• Do not disclose personal information such as passwords and PINs when asked to do so by anyone via telephone, fax, text messages or even email.

  • Change your password regularly and never share them with anyone else.

  • Verify all requests for personal information and only provide it when there is a legitimate reason to do so.

African Bank has confirmed that some of its customers’ data has been stolen from the Experian platform. “The breach of data means that certain customers’ personal information, including the likes of identity numbers, cell numbers etc. has been compromised. The compromise of personal information can create opportunities for criminals to impersonate an individual but does not provide access to a customers’ banking account or details,” says African Bank in a statement. Banks are warning customers to remain aware that fraudsters can impersonate a bank and contact customers and pretend to be their bank since they may know their ID and their cell numbers. All banking customers are urged to remain vigilant against possible fraud and to never disclose user-names, passwords, Pins or One Time Pins (Opts) when asked to do so by anyone via telephone, fax, text messages or even email, no matter how believable they might appear to be, and to change passwords regularly and never share them with anyone. This is an exponentially growing threat and SA, despite its relatively small population, is among the top 5 for number of cyber attacks internationally. The POPI Act is not something to be taken lightly and compliance with its requirements, whilst fairly onerous, should ensure that businesses are reasonably well protected against liabilities for a data breach. However, as can be seen from the Experian episode, things can and do go wrong and any business which holds customers’ sensitive information is a potential target for cyber fraudsters and hackers and should consider taking out Cyber Risk cover. We, at Majestic, can offer cover from all the leading insurers in this field. Author’s Note: The recommendations contained in this article are of a generic nature and should not be considered as “advice” as defined in the FAIS Act of 2002. Acknowledgement for a part of this article to Phillip de Wet of Business Insider SA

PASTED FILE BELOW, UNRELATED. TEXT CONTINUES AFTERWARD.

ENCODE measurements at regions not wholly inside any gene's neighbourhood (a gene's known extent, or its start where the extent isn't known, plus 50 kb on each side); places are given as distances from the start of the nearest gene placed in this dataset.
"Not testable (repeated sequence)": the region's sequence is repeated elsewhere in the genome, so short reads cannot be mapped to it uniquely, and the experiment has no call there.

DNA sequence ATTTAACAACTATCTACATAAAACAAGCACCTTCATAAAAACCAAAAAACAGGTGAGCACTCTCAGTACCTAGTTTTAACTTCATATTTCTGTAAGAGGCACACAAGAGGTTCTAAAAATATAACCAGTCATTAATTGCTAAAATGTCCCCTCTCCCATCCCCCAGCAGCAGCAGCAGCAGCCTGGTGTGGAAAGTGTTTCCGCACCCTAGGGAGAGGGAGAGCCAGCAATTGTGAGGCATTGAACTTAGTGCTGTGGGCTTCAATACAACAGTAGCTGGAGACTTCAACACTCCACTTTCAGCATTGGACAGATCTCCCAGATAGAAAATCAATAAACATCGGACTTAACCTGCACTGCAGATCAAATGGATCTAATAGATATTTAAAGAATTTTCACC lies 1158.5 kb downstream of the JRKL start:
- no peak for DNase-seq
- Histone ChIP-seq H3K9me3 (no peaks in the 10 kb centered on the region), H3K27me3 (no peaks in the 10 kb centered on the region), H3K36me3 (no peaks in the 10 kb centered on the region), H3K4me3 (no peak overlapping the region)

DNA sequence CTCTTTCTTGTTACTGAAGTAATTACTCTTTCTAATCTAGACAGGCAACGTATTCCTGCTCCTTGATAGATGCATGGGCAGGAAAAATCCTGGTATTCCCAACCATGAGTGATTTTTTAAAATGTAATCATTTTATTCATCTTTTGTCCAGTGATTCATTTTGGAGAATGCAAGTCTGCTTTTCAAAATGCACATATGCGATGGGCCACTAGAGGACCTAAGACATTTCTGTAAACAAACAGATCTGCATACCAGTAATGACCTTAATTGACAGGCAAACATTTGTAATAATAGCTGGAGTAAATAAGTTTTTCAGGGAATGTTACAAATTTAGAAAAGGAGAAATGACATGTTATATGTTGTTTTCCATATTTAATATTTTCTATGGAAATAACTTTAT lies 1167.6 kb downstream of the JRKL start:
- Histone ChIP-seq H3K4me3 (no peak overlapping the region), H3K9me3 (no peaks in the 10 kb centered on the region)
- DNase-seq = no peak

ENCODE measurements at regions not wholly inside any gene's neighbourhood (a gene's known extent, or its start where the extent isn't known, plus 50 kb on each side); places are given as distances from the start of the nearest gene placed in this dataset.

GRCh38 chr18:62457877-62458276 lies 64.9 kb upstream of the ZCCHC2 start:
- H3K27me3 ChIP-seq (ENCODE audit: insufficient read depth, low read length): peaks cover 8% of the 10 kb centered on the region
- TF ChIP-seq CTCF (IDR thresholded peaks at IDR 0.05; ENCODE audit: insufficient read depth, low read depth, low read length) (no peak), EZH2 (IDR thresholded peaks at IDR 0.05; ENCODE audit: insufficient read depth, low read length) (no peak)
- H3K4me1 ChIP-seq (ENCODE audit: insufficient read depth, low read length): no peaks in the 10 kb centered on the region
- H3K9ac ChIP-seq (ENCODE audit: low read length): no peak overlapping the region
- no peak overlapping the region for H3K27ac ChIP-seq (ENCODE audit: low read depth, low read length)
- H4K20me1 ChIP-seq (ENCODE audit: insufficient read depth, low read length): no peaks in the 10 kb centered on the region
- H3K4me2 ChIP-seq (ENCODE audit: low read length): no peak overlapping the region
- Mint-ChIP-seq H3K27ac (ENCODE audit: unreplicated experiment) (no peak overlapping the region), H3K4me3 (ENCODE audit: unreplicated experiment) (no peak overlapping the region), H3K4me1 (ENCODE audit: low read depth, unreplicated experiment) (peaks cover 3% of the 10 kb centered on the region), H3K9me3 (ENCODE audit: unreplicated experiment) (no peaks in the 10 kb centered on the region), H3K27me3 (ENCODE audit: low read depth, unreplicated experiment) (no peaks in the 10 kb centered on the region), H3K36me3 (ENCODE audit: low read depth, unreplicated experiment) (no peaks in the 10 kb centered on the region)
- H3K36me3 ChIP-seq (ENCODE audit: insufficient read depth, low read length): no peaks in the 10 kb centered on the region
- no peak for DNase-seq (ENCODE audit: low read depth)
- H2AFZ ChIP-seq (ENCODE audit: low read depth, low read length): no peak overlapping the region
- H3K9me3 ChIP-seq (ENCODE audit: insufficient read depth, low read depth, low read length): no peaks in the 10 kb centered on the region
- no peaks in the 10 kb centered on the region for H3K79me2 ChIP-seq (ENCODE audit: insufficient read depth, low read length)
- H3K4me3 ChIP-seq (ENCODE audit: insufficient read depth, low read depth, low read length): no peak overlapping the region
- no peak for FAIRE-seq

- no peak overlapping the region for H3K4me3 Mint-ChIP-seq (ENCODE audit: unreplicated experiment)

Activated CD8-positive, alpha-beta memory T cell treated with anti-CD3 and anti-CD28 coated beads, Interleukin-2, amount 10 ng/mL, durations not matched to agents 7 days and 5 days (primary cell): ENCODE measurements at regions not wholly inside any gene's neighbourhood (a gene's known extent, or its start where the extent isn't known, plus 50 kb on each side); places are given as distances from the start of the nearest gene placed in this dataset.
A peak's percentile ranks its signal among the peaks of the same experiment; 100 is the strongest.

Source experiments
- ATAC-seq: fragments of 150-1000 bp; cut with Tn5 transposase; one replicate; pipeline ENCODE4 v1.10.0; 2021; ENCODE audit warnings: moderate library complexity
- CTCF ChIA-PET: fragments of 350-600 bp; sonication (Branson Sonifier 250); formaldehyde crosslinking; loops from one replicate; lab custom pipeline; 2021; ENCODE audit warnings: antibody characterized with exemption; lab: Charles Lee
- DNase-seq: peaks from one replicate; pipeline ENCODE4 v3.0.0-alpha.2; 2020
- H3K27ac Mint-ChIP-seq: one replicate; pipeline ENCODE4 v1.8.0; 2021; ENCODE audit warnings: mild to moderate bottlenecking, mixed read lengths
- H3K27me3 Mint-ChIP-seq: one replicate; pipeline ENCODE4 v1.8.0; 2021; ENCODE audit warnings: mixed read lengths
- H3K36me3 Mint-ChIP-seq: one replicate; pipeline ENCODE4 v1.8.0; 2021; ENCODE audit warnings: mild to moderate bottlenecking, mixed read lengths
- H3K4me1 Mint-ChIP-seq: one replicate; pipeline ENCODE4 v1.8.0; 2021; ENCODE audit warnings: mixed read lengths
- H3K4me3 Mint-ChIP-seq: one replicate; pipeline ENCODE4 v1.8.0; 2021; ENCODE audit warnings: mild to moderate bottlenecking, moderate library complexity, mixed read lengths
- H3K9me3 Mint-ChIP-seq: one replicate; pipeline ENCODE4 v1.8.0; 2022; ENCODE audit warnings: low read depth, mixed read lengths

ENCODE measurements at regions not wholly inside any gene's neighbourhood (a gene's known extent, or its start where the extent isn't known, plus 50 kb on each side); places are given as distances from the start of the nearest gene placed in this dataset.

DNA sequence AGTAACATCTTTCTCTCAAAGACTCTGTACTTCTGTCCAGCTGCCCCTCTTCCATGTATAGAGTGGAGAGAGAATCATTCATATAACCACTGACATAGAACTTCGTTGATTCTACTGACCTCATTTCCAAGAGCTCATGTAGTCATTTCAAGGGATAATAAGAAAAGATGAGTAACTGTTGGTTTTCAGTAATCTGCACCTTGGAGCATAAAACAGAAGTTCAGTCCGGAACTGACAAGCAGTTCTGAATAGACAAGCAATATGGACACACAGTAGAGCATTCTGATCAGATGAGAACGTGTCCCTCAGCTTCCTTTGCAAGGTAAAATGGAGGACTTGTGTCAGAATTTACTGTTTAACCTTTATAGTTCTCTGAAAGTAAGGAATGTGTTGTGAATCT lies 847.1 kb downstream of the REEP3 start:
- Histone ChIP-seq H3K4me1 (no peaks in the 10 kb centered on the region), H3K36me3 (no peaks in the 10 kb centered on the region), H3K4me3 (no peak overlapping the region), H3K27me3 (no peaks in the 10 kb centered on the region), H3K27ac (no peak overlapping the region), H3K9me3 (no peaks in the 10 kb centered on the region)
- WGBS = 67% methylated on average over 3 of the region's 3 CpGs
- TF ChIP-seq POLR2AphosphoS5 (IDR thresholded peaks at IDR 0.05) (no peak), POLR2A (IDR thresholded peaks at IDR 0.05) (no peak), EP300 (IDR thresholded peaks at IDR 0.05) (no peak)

0 views0 comments